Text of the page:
The American Heart Association give a detailed breakdown of the two different types of Angina, stable and unstable Angina, as well as valuable information as to the major risk factors that make people susceptible to the condition

Applying for travel insurance

It is a standard port of any application for travel insurance that people will be asked about their medical history, specifically any pre-existing condition.

Concerning angina, anyone applying needs to give a complete medical background of their experience with this condition, whether they are currently suffering from it or not.

The questions asked by the insurance company are likely to be quite specific, but if there’s anything that is not covered, the onus is on the applicant to make a full declaration of everything that might be considered information that the insurance company is entitled to know to make a full risk assessment.

In insurance terms, this is known as utmost good faith and places the responsibility for providing information firmly on the applicant. It is also in the applicant’s best interest for the insurance company to know everything to make a valid judgment about what cover to provide and at what cost.

Application process

Giving medical information to a third party can be quite a daunting process, and for this reason, many people prefer not to use cost comparison sites, as it means their health information will be widely circulated to companies they are never going to use, although strict privacy policies should be in place.

Insurance companies tend to ask questions as part of an online application but often provide an alternative where the person can phone an agent and talk to them instead, which many people prefer.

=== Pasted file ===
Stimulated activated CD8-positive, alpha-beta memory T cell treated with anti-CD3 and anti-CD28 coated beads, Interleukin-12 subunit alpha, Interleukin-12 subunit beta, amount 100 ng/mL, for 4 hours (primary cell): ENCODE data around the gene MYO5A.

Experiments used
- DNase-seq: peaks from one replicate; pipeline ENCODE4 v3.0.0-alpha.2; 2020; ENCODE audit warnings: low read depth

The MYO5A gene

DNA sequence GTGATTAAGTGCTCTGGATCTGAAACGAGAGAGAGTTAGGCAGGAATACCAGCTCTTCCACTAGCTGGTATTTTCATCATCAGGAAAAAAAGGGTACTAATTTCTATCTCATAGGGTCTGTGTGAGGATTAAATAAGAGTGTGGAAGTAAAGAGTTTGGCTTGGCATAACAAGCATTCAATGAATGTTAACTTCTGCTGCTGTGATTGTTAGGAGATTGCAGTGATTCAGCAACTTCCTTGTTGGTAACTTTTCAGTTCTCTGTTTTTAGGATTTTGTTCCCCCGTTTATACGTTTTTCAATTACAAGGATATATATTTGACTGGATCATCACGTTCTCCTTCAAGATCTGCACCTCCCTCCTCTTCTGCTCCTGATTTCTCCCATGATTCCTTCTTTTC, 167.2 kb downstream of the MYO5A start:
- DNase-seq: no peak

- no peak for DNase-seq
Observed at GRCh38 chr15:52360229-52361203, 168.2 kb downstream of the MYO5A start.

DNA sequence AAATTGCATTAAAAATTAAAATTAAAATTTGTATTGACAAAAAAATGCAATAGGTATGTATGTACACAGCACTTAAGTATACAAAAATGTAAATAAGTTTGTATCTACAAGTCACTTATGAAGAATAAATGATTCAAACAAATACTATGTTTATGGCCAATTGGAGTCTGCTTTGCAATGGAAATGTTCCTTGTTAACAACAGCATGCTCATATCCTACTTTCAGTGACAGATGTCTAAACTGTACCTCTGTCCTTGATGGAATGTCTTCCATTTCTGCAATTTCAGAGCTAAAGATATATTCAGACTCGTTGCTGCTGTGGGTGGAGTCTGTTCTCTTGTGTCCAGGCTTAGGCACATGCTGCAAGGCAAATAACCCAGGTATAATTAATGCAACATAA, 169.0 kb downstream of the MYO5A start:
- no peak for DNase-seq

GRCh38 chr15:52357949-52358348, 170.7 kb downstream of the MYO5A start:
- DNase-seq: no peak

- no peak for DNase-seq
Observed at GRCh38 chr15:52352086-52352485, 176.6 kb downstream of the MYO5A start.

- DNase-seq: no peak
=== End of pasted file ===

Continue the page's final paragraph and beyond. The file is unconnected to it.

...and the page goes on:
What questions are asked?

Travel insurance companies will ask different questions, particularly will want to know some details about your past medical history with specific regard to angina and heart problems. This process is known as medical screening

The sort of questions they will ask our likely to include :

  • Have you ever had any surgery regarding heart problems, such as a heart bypass or a stent fitted :
  • Have you ever smoked, if so when and how many a day, if not when did you stop?
  • Do you live with someone or a family who smoke
  • Have you ever had a heart attack
  • Do you have or have you ever had high blood pressure, are you on or have you ever been on medication for it
  • Are you waiting to see a consultant or doctor regarding problems relating to your heart?
  • Have you ever had chest pains that have resulted in a visit to a doctor or hospital?

The travel insurance company may also ask questions commonly referred to as lifestyle questions, but which have an impact on someone’s health and stress levels such as their weight, diet, type of employment etc.

If the insurance company is happy with the information given they will normally go ahead and provide travel insurance as requested, but most likely with the conditional that the beckons GP or primary physician agrees in writing that it is safe for them to travel

It makes sense for the applicant to get this approval anyway, so this should not necessarily be a problem.

Most insurance companies provide some type of travel advice for people who have pre-existing medical conditions such as angina.

This advice normally includes things such as

  • Taking additional medication
  • Keeping lists of medication in online language and language used in the country where visiting
  • Avoiding extremes of temperature both hot and cold
  • Having a plan for dealing with any emergency

A more detailed guide to helpful tips is given on this travel insurance site site by a qualified medical doctor.